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ESA blamed for firefighter deaths

October 1, 2001

An investigation into the July 10 "30-mile fire" in central Washington state has uncovered that the Endangered Species Act (ESA) played a central role in the deaths of four young firefighters combating the blaze. The U.S.

An investigation into the July 10 "30-mile fire" in central Washington state has uncovered that the Endangered Species Act (ESA) played a central role in the deaths of four young firefighters combating the blaze.

The U.S. Forest Service initially denied that environmental concerns had anything to do with the July 10 events, but then changed its story after evidence showed a largely contained fire had flared up to an uncontrolled emergency after firefighters were denied necessary water due to concerns over endangered fish living in a local river.

After the fire flared up, the four firefighters were cornered by flames in a narrow canyon and were killed by the flames before permission was finally granted to scoop water from the local river.


Salmon, trout delay water delivery

An elite firefighting crew had initially brought the fire under control and was awaiting the arrival of a promised water delivery helicopter to put a final conclusion to the flames. At 9:00 a.m., the specialists yielded the scene to a green "mop-up" crew of approximately 20 young firefighters. With the fire under control and the final water delivery due within the hour, the situation was deemed safe for the relatively inexperienced crew.

However, the helicopter was delayed several hours while Forest Service officials debated the environmental ramifications of scooping water from the nearby Chewuch River. The Chewuch River contains endangered salmon and trout, and Forest Service officials feared scooping river water might accidentally scoop some fish from the river as well. Forest Service officials debated using Chewuch River water until 2:00 p.m., when final approval was given.

While Forest Service officials delayed the promised water delivery as they debated the environmental impact of using Chewuch River water, the fire gained new life. The first delivery of water arrived at 3:00 p.m., too late to quench the rejuvenated fire. By 5:25 p.m. firefighters Tom Craven, 30, Devin Weaver, 21, Jessica Johnson, 19, and Karen Fitzpatrick, 18, had all died after flames cornered and then engulfed them in a narrow canyon.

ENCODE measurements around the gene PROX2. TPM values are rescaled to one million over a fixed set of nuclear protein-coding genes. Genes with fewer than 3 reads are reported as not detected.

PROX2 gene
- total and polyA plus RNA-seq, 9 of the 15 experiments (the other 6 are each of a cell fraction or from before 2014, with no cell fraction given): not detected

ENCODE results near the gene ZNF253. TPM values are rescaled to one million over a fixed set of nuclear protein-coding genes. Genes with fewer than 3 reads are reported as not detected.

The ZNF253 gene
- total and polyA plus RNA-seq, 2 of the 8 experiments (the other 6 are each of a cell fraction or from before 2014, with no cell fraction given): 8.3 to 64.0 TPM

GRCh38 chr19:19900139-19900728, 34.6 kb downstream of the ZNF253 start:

Was deference to ESA required?

Forest Service Fire Chief Dale Bosworth attempted to absolve the ESA of any responsibility for the firefighters' deaths. Bosworth claimed that under standard procedure, firefighters are not constrained by the ESA when facing an emergency.

Jordan St. John, public affairs officer for the National Oceanic Atmospheric Association, agreed firefighters are not required to take ESA considerations into account when human life is at risk. St. John suggested the ESA was not to blame, but rather Forest Service dispatchers had misinterpreted Forest Service procedures.

What remains unclear, however, is whether the Forest Service's standard ESA procedures required deference to ESA factors in a situation like the 30-mile fire, where the blaze had been deemed relatively safe and largely contained. Evidence shows it was deference to the ESA during the relatively safe mop-up phase that allowed the fire to regain its deadly form.

At the time the Forest Service was debating the impact of taking water from the Chewuch River, "there was no threat to life or property, it was a mop up," concluded Jan Flatten, the environmental officer for the Okanogan and Wenatchee Natural forests. "It was not until the fire blew up [that] it became a threat to life and property."

U.S. Representative Scott McInnis (R-Colorado) criticized deference to the ESA before the House subcommittee on Forests and Forest Health. "If we're dealing with human life at risk, I don't give a damn what the Endangered Species Act says," McInnis told reporters before addressing the subcommittee.

Democrats on the committee in turn blasted what they deemed a "politicization" of the tragedy.


"My best friend"

Ken Weaver, father of fallen firefighter Devin Weaver, said officials have told him privately there is no reason why his son should have died in the fire.

"He was my best friend," stated Weaver. He recalled how he and his son had recently watched the movie The Patriot, in which a father loses a son. "I turned to him and said 'I could never do that. I could never lose you.'"

"He trusted them and they weren't very careful with his life, and that makes me very angry and sad," stated Devin's mother, Barbara.

Earthjustice Legal Defense Fund staff attorney Todd True dismissed any role played by the ESA in the firefighters' deaths. "I don't think you can blame the Endangered Species Act for what a wildfire does," True stated.

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James Taylor is Director of the Arthur B. Robinson Center for Climate and Environmental Policy at The Heartland Institute.
jtaylor@heartland.org